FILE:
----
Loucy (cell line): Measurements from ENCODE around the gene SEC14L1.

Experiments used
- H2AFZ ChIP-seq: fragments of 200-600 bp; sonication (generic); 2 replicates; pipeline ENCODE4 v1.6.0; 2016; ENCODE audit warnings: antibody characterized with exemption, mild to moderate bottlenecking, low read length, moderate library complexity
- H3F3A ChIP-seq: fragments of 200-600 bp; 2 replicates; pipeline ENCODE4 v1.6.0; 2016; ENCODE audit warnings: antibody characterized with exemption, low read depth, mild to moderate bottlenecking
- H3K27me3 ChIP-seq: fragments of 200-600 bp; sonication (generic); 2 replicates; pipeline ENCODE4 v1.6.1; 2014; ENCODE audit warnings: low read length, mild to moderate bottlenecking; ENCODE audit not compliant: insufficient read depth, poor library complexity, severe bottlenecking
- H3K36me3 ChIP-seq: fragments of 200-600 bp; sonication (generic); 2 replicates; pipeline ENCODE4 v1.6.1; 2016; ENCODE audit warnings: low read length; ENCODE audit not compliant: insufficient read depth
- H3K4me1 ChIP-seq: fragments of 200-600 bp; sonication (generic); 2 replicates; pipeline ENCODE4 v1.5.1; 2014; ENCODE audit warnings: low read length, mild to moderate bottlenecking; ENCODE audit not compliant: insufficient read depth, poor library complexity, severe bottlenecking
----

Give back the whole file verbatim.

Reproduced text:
Loucy (cell line): Measurements from ENCODE around the gene SEC14L1.

Experiments used
- H2AFZ ChIP-seq: fragments of 200-600 bp; sonication (generic); 2 replicates; pipeline ENCODE4 v1.6.0; 2016; ENCODE audit warnings: antibody characterized with exemption, mild to moderate bottlenecking, low read length, moderate library complexity
- H3F3A ChIP-seq: fragments of 200-600 bp; 2 replicates; pipeline ENCODE4 v1.6.0; 2016; ENCODE audit warnings: antibody characterized with exemption, low read depth, mild to moderate bottlenecking
- H3K27me3 ChIP-seq: fragments of 200-600 bp; sonication (generic); 2 replicates; pipeline ENCODE4 v1.6.1; 2014; ENCODE audit warnings: low read length, mild to moderate bottlenecking; ENCODE audit not compliant: insufficient read depth, poor library complexity, severe bottlenecking
- H3K36me3 ChIP-seq: fragments of 200-600 bp; sonication (generic); 2 replicates; pipeline ENCODE4 v1.6.1; 2016; ENCODE audit warnings: low read length; ENCODE audit not compliant: insufficient read depth
- H3K4me1 ChIP-seq: fragments of 200-600 bp; sonication (generic); 2 replicates; pipeline ENCODE4 v1.5.1; 2014; ENCODE audit warnings: low read length, mild to moderate bottlenecking; ENCODE audit not compliant: insufficient read depth, poor library complexity, severe bottlenecking